Introduction: Traditionally the long synacthen test (LST) is used in some centres to assess hypothalamic/ pituitary and adrenal (HPA) axis. Evidence that it offers advantage over short synacthen test (SST) is lacking. Whilst changing our local protocol we evaluated 27 patients who had both tests in our trust. We compared the impact of the results in clinical decision making.
Results: Mean age was 53 years. The indications for the tests were assessment for long term steroid induced hypoadrenalism (16), post pituitary surgery (6), post unilateral adrenalectomy (3), and other reasons (2). The cut off value for 30 min rise in cortisol was taken as 500 nmol/L in SST and peak cortisol response at 48 hours in LST was taken as 900 nmol/L. A recent assay change in cortisol measurement in our lab was applied to both the values (20% reduction). 12 patients (44%) had evidence for adrenal suppression on SST and 14 (51%) on LST. 2 patients had a good response on SST although but suppression on LST subsequently giving false negative/non-concordance rate of 7%. 3 patients had delayed response with peak at 24 hours which usually occurs in secondary adrenal failure. All 3 were being assessed for long term steroid induced hypoadrenalism and they also had evidence of adrenal suppression on SST. Overall there was good correlation between the SST and LST results.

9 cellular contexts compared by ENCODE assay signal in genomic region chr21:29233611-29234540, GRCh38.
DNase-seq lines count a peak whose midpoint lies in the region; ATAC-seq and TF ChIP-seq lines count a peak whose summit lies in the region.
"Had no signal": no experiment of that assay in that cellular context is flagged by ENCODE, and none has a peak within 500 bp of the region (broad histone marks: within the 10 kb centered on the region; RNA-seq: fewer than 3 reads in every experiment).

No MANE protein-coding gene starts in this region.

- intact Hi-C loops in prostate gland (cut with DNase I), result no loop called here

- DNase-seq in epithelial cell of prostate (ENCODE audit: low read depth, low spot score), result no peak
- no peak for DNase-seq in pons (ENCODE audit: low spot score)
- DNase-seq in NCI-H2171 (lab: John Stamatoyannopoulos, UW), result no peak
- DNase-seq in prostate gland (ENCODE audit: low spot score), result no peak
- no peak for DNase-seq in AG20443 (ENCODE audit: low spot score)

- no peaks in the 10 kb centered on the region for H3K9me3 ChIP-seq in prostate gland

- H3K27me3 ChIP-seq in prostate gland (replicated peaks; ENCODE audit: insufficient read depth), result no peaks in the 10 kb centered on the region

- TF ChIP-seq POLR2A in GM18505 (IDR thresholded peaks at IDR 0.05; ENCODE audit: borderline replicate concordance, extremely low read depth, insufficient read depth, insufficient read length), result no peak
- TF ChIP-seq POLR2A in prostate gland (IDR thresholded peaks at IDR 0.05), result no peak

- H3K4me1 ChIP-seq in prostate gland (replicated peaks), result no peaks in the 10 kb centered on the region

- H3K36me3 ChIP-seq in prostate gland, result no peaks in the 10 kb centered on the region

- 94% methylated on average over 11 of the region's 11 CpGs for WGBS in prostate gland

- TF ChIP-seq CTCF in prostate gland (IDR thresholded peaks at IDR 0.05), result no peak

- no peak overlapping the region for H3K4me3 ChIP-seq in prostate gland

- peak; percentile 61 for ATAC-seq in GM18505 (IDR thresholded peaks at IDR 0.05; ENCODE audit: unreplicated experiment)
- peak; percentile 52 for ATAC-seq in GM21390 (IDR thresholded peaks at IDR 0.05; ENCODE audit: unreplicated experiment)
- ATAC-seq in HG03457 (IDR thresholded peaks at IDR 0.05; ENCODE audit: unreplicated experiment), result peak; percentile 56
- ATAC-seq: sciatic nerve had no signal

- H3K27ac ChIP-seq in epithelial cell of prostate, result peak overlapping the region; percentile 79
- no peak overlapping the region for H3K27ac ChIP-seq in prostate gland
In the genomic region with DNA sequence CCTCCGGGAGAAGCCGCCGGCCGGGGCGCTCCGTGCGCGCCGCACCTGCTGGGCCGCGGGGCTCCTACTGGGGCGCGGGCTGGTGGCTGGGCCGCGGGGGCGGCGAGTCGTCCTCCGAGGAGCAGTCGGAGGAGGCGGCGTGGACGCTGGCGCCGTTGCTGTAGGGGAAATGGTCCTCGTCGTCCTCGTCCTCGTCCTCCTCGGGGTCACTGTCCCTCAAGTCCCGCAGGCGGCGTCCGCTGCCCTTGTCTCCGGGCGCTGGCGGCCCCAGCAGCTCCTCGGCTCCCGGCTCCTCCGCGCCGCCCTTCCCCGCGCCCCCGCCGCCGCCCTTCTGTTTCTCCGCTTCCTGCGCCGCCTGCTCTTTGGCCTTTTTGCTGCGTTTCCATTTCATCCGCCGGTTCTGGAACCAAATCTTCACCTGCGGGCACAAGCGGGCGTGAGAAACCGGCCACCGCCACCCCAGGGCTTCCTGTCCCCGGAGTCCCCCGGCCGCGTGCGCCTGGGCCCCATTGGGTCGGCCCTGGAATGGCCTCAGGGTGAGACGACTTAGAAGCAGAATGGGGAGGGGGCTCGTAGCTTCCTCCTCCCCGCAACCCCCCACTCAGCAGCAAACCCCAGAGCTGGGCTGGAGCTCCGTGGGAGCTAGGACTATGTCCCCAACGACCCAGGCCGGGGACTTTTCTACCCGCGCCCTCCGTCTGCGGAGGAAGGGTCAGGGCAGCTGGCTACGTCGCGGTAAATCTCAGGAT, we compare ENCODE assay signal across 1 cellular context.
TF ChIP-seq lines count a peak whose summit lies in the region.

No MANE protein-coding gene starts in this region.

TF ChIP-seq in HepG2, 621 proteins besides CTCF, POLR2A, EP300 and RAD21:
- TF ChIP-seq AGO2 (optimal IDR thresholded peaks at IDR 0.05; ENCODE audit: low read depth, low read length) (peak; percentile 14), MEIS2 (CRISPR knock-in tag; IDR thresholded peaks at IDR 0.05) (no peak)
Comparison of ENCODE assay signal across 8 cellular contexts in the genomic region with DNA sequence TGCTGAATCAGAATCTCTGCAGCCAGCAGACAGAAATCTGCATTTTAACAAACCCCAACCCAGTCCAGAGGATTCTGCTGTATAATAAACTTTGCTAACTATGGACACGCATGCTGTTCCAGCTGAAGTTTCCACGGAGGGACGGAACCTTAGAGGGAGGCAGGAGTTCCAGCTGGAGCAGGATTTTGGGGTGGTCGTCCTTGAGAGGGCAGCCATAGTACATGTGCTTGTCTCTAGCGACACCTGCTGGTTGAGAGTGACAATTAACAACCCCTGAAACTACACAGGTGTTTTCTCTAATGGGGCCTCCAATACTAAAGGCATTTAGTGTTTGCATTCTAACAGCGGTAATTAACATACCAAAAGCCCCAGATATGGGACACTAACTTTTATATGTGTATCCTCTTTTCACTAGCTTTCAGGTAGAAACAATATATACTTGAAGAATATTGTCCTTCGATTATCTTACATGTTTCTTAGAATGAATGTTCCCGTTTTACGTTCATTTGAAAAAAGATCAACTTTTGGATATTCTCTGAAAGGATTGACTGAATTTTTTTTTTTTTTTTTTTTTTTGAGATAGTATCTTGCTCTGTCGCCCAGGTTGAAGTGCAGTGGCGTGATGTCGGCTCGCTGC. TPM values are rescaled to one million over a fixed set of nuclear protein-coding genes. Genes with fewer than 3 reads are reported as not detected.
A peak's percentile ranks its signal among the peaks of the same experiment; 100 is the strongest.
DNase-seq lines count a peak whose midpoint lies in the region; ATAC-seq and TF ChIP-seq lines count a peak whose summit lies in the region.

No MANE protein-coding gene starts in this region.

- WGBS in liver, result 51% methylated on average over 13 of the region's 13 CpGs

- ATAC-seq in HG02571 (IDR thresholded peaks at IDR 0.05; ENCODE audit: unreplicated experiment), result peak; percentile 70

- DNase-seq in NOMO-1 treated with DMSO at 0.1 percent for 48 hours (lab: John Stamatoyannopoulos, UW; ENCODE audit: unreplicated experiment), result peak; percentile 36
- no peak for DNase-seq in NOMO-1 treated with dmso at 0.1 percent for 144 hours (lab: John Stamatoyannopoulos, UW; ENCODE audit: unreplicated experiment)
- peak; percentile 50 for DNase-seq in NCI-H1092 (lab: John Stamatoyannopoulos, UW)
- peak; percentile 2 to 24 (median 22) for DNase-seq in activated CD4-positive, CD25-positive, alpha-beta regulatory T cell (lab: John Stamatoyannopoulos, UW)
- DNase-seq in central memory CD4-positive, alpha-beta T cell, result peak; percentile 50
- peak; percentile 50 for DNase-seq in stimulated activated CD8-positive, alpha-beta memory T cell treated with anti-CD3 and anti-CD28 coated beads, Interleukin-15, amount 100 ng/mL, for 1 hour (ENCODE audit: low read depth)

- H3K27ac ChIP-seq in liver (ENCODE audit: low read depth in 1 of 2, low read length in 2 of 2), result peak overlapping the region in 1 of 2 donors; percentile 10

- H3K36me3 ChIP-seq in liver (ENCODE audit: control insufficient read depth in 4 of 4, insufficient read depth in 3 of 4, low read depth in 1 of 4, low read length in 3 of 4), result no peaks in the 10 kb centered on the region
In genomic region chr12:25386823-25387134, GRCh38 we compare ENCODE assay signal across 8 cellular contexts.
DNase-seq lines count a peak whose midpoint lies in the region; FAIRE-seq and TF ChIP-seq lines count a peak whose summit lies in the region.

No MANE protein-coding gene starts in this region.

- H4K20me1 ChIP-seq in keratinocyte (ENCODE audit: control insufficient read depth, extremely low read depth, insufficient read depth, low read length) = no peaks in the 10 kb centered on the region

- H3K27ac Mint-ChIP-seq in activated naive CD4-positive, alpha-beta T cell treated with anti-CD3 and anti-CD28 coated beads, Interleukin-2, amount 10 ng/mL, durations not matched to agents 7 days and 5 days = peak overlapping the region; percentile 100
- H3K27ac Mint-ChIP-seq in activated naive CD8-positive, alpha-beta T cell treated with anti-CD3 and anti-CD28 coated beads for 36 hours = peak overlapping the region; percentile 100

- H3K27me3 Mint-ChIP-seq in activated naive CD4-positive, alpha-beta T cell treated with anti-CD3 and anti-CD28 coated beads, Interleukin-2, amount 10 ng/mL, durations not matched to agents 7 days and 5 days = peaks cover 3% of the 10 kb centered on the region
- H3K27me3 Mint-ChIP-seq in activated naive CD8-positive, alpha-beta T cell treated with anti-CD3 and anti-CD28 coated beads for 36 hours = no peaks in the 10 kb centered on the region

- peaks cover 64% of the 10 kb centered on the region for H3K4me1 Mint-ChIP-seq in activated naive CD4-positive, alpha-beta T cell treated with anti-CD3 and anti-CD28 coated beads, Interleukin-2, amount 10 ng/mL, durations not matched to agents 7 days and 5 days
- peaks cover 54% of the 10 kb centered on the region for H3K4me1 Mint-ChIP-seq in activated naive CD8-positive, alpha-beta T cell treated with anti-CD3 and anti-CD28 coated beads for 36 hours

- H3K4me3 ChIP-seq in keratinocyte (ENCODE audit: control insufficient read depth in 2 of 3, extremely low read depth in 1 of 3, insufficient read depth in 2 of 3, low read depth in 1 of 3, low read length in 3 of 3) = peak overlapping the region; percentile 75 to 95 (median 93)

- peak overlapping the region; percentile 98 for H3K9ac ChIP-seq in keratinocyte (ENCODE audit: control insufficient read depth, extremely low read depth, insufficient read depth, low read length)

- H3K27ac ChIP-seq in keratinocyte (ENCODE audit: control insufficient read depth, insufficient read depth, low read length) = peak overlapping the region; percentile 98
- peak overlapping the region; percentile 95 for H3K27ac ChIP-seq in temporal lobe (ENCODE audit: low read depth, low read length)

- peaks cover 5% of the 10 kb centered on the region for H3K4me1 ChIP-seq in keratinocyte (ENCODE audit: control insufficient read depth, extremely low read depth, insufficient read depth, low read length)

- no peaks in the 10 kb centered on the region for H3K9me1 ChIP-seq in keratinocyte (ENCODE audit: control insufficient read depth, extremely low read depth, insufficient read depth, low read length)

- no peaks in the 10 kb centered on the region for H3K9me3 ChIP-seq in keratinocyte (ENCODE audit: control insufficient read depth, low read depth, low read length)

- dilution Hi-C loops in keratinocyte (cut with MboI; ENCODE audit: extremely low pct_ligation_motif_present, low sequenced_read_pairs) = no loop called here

Conclusion: There is considerable evidence for SST that it is an effective test to assess HPA axis. For clinical decision making SST is simple, cost effective, less laborious and reliable test.